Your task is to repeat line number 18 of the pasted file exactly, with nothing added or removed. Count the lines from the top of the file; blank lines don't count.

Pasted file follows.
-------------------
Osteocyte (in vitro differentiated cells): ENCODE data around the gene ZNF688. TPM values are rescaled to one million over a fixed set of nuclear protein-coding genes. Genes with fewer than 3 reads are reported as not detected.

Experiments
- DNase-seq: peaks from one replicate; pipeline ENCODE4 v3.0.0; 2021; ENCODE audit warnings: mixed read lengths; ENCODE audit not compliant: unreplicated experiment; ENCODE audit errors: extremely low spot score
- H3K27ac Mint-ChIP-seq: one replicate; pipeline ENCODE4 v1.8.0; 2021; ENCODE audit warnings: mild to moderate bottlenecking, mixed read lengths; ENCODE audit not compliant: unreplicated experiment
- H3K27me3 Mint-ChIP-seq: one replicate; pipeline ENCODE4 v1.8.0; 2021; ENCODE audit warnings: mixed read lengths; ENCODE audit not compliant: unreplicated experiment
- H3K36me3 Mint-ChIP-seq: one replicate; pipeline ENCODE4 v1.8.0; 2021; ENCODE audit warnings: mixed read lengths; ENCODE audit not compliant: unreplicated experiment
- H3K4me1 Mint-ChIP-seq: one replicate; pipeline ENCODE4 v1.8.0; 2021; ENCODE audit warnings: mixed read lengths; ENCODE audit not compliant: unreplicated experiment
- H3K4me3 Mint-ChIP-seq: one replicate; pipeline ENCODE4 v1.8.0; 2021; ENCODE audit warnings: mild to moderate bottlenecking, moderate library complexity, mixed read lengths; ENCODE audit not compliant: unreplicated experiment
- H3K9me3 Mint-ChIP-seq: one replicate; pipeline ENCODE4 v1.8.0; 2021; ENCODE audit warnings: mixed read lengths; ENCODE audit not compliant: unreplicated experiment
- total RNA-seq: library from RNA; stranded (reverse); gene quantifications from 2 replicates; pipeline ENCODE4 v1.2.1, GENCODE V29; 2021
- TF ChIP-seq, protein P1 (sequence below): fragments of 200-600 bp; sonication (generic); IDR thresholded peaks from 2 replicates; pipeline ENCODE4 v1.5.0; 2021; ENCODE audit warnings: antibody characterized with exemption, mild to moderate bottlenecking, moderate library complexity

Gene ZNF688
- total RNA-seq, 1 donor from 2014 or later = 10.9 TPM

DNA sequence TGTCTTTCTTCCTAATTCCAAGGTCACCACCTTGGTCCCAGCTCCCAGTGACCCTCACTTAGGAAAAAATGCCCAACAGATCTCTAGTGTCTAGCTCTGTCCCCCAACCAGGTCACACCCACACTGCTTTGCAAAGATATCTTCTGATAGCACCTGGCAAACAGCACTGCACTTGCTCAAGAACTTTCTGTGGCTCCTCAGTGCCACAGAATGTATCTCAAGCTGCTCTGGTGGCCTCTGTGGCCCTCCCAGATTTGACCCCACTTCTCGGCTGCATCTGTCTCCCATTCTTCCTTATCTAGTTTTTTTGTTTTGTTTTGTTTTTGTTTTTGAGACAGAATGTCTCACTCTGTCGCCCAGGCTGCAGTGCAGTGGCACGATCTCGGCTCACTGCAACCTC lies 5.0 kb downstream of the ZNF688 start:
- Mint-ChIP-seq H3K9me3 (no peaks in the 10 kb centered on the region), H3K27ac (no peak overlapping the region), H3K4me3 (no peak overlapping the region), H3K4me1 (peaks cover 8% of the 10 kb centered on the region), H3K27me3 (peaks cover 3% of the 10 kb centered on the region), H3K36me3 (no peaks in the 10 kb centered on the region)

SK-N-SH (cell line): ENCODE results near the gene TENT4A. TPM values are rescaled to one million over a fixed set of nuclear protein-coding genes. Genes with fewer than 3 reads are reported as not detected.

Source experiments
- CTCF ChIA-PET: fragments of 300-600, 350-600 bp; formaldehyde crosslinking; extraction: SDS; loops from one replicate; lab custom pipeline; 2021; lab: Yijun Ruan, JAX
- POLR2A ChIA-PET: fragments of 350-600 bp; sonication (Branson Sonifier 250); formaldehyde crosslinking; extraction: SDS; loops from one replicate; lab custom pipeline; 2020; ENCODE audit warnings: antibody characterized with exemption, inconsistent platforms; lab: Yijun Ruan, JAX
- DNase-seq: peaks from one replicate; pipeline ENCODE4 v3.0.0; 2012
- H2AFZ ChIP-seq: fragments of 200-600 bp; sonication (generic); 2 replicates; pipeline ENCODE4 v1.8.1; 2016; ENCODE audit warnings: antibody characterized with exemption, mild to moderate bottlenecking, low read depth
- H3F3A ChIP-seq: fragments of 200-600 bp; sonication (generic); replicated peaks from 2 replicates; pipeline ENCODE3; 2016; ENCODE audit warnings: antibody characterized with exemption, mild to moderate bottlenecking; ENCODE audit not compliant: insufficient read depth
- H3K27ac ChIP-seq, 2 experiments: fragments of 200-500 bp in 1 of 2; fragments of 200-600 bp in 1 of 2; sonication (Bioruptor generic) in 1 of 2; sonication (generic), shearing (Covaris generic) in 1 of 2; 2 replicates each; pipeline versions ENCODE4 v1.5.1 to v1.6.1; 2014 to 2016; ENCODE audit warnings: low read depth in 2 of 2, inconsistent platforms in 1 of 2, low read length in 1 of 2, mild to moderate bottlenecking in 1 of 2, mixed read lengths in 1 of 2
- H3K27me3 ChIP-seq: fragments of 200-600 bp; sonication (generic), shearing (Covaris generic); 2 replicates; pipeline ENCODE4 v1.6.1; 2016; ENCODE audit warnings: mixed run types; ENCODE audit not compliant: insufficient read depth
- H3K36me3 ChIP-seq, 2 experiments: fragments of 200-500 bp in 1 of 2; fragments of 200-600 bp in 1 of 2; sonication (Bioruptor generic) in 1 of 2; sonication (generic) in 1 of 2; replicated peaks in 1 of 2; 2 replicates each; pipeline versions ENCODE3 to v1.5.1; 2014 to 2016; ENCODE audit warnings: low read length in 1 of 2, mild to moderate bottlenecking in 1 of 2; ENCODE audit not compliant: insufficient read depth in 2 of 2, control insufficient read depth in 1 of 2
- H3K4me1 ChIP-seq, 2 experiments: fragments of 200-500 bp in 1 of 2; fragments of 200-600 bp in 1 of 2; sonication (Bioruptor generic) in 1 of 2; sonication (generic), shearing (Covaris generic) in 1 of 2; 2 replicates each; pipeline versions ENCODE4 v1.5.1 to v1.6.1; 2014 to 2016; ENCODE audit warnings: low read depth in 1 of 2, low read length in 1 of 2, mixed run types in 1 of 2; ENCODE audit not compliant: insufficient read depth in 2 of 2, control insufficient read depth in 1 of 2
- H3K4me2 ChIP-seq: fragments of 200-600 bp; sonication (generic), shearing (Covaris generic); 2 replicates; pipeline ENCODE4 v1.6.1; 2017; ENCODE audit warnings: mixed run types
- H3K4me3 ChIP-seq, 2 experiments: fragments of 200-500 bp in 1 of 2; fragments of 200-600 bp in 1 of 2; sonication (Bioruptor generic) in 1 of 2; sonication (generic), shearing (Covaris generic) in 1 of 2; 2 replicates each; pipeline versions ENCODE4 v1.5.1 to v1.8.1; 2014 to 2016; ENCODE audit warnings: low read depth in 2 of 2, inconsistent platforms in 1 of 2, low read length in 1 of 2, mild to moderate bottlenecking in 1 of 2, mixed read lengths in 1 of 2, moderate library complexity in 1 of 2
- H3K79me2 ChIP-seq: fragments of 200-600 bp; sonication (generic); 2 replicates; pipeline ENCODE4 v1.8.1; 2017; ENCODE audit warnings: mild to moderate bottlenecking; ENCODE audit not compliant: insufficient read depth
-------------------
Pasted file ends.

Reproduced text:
- CTCF ChIA-PET: fragments of 300-600, 350-600 bp; formaldehyde crosslinking; extraction: SDS; loops from one replicate; lab custom pipeline; 2021; lab: Yijun Ruan, JAX